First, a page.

Mark Kislingbury, FAPR, RDR, CRR, a freelance reporter based in Houston, Texas, earned the title of 2023 NCRA Realtime Contest champion — making this the sixth time he has held the crown. In addition, Kislingbury has taken top honors in the NCRA Speed Contest. Over the years, he has advocated writing short, even publishing My System: The Road to Realtime Excellence and Magnum Steno Beginning Theory (currently in its fourth edition). He recently agreed to being interviewed by the JCR.
JCR | Can you tell us a little about your career?
MK | Most of my career has been as a freelance court reporter although I did spend 22 years writing a three-hour radio program in realtime five days per week. These days I am teaching court reporting students the Magnum Steno theory as well as picking up realtime jobs as they come along. I really enjoy teaching, as well as having the freedom to pick and choose the jobs I prefer to take. I have been truly blessed.
JCR | How long have you been working in the profession?
MK | This year I hit the milestone of 40 years. I can hardly believe it. And I love the profession more and more the longer [I am in it]!
JCR | This was your sixth Realtime Contest win. Was there anything special about this one?
MK | I feel grateful that I was able to pass that super-hard Literary as well as win the Testimony side of the contest. It’s fairly rare to place first in both sections, so that is indeed a great feeling.
JCR | Do you practice for the contests? If so, what is that like?
MK | I do practice for the contests. The Speed Contest is an entirely different beast than the Realtime Contest; it emphasizes outright speed where accuracy can suffer a bit, whereas the Realtime Contest requires the highest accuracy one can possibly deliver, albeit at lower speeds. I generally practiced 30 to 60 minutes a day for the contests for at least several weeks, sometimes months before. I would practice almost every day of the year regardless, but as the contests got closer, I would try to hone my goals to be more contest specific.
JCR | Do you have any advice you would give to other Contestants?
MK | Practice as much as you can and make it fun. If it’s no longer fun, it’s probably time to stop. In my own case, one of my main reasons for competing was that it would provide a platform of credibility for when I share with students and reporters how important it is to write short.
JCR | Do you plan to continue to compete at the national level?
MK | I have decided to stop competing in the NCRA Speed Contest and Realtime Contest because it is a lot of work and pressure over 28 years of competing, and I have achieved most of my personal goals. However, I am not saying I might not change my mind sometime in the future and give it another go! But my intention at this time is to give it a rest. (It already feels good!) Also, if some new kind of test or contest were to come about in the future, regardless of the venue, I’m the kind that might want to jump right back in! I never have participated at Intersteno in Europe; that might be something to try one day. We’ll see.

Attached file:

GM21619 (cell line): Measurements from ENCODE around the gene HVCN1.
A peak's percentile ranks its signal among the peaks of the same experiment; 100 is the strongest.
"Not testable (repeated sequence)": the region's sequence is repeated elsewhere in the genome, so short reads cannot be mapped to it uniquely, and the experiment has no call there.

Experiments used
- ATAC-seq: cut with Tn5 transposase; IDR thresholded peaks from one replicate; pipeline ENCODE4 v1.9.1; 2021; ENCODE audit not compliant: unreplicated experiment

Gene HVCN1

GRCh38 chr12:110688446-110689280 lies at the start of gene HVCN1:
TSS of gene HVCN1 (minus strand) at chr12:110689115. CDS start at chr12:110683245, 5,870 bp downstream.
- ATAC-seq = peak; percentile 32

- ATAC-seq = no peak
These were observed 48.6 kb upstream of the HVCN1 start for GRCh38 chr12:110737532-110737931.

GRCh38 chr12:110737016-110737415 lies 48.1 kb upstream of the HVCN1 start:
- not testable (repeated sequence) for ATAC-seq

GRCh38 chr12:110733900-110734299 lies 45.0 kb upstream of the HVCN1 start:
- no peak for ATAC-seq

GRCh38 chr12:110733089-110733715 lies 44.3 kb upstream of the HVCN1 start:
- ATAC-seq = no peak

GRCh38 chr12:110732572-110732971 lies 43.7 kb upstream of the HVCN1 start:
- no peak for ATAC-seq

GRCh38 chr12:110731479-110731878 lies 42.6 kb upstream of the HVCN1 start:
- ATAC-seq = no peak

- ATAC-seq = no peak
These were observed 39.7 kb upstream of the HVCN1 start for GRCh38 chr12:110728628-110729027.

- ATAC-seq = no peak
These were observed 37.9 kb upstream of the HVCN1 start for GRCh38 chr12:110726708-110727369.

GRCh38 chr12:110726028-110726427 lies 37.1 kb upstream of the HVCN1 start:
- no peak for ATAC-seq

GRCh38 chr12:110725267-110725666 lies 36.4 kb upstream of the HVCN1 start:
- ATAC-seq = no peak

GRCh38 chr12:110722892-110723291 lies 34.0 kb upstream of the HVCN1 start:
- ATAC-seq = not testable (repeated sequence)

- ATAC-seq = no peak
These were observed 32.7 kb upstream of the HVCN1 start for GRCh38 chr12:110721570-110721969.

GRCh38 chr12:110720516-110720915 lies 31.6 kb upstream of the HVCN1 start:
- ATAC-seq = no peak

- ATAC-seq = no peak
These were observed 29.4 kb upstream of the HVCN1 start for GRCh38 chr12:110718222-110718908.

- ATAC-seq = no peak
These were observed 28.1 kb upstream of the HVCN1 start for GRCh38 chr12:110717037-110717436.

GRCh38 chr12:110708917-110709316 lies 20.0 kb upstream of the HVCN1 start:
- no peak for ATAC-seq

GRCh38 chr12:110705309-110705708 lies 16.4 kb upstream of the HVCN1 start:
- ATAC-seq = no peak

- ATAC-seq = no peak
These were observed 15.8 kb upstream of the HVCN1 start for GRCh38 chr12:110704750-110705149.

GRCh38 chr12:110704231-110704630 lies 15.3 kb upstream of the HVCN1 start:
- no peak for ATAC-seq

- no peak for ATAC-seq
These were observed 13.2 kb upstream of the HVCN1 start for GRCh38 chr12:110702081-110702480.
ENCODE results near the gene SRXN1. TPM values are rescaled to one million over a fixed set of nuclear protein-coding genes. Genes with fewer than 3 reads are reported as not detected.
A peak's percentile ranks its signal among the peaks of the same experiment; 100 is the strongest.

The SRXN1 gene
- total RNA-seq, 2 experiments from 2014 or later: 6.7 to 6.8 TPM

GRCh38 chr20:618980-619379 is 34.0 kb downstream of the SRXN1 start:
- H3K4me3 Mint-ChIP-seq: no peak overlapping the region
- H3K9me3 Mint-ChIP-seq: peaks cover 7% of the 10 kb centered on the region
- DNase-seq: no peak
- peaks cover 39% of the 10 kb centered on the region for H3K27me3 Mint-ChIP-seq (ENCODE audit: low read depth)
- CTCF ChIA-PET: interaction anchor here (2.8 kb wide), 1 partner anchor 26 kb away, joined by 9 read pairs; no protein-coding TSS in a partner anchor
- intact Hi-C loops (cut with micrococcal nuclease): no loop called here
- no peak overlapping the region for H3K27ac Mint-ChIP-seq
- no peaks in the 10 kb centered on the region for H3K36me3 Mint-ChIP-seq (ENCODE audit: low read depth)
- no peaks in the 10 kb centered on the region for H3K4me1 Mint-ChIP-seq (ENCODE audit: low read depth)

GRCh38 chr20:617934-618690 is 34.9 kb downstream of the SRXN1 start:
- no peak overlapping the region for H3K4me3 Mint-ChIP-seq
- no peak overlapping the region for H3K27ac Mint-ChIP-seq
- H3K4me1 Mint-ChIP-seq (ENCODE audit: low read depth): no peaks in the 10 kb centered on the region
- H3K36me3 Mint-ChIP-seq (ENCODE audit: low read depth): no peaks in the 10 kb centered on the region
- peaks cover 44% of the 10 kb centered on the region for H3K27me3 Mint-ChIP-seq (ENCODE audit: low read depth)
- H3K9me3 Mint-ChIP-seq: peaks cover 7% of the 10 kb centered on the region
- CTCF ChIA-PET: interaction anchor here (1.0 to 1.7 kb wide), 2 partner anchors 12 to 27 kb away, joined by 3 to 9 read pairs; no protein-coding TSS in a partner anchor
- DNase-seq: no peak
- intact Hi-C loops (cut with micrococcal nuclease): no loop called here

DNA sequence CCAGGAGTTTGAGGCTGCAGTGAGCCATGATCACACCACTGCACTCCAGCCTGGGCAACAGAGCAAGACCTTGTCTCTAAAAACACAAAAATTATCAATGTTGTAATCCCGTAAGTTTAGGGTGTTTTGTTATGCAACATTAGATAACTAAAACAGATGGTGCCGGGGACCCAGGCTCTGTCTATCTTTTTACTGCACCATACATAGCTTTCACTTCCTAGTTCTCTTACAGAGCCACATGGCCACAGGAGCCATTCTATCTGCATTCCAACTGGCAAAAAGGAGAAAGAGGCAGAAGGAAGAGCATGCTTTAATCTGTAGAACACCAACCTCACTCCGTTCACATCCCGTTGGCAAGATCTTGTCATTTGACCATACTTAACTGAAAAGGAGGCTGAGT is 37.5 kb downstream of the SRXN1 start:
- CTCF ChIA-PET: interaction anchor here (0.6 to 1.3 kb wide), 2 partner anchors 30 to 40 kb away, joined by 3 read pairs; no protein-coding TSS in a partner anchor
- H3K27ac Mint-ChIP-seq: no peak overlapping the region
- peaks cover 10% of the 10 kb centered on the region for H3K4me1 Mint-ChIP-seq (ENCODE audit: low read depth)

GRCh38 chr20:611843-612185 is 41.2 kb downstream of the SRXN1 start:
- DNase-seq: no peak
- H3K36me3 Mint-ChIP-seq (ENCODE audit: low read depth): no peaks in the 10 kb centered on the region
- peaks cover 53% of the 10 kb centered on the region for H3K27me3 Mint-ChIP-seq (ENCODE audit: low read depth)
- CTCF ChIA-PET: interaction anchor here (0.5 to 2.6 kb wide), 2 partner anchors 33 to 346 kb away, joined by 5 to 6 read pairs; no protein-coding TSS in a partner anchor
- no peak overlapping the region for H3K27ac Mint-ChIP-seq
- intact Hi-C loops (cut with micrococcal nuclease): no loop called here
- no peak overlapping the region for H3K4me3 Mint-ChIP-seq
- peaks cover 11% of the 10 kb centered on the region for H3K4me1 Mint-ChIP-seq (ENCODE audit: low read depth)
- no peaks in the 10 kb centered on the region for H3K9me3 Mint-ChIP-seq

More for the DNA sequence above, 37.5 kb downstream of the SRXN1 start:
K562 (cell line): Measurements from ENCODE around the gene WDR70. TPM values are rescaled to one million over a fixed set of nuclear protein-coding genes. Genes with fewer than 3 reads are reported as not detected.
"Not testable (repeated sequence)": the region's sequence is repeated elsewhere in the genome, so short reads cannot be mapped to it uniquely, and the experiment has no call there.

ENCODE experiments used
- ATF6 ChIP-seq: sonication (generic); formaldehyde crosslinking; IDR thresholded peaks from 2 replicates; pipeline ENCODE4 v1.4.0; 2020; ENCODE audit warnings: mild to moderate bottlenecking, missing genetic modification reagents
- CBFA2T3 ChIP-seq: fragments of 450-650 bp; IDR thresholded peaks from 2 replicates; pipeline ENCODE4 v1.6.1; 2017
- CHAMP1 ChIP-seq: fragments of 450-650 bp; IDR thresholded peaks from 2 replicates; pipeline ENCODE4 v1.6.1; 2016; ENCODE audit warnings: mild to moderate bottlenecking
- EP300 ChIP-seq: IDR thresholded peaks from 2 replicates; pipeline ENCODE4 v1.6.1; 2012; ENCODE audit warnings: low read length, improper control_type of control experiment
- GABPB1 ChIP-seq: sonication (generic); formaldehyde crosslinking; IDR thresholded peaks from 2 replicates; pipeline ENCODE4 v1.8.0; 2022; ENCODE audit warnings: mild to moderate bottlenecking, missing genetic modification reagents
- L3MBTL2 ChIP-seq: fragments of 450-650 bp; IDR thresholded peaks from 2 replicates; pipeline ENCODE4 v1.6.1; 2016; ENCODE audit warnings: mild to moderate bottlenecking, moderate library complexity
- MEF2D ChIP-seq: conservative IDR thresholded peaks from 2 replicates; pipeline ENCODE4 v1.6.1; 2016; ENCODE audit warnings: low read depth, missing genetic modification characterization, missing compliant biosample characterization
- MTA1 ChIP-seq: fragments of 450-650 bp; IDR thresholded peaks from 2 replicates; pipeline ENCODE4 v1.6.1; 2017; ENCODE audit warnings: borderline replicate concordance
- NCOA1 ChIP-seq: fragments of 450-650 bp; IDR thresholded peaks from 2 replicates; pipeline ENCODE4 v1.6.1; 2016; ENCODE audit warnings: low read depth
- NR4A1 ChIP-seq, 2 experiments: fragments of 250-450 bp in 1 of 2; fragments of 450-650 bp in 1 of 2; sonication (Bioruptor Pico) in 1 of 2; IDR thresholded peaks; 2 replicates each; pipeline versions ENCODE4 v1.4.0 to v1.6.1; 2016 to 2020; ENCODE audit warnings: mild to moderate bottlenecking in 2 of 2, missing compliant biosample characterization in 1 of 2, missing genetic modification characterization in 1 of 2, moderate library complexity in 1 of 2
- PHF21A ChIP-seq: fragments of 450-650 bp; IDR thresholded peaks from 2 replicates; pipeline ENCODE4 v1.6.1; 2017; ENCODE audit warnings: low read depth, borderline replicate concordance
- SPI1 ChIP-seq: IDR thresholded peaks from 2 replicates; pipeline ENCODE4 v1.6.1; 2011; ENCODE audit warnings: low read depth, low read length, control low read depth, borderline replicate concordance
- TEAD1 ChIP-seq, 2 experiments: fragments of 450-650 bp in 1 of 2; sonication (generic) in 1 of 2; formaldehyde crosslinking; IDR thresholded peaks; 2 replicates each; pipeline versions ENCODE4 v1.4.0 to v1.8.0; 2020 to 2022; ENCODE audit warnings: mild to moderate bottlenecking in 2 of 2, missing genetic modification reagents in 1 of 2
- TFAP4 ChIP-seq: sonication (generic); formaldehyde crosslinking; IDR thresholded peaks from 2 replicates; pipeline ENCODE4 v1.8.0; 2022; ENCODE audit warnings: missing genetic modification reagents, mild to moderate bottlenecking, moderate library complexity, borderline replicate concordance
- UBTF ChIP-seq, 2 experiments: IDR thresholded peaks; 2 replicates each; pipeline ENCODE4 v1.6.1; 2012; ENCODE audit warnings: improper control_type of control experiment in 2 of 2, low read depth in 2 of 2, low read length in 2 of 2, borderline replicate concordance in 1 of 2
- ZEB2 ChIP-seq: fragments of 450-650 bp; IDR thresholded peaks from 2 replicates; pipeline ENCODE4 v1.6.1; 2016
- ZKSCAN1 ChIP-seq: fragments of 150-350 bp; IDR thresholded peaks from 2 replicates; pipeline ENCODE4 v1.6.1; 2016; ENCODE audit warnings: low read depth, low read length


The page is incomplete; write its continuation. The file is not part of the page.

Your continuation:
JCR | Do you have a favorite story from your years of being a contestant?
MK | Honestly, I think my favorite times were just before we would begin writing the first take in the Speed Contest, the late (great, greatly beloved and missed) Jim Bouley — invariably! — would crack some joke that would have us all laughing and would relieve the tension. I’m sure that helped us all write better! It might be good for the JCR Editor to put here how many NCRA Speed Contests Jim Bouley competed in over the years! I am sure he has the record. [Unfortunately, the database is incomplete in this regard, as we believe that Bouley started competing in the 1970s, prior to our database being put on line.]
JCR | You served as chair of the Realtime Contest Committee several years ago. What was that like?
MK | I did chair the Realtime Contest for two years. It was important to provide the clearest dictation possible as well as material that was neither too easy nor too hard. That is a difficult goal to achieve, and I believe that most years the Contest chairs have achieved that goal.
JCR | What advice would you have for a person who has never been in a Contest before? How can they get started?
MK | That’s a great question. I would suggest that if you are thinking about entering, by all means, do! My impression is that most, if not all, who compete for the first time find that it is a rewarding experience and that the other contestants are most friendly and encouraging. All the contestants seem to revel in the success of all the other contestants, and we all understand what it feels like to perform below expectation, and usually we vow to prepare better next year!
JCR | Anything else you would like to share?
MK | I would like to thank NCRA and its staff and all chairs, assistants, and graders over the entire history of NCRA, even back to when it was the NSRA (National Shorthand Reporters Association), for keeping the over one hundred years of continued tradition of friendly, high-level competition between court reporters. I believe friendly competition makes us all better as we learn more about ourselves and others while striving to be the best we can be.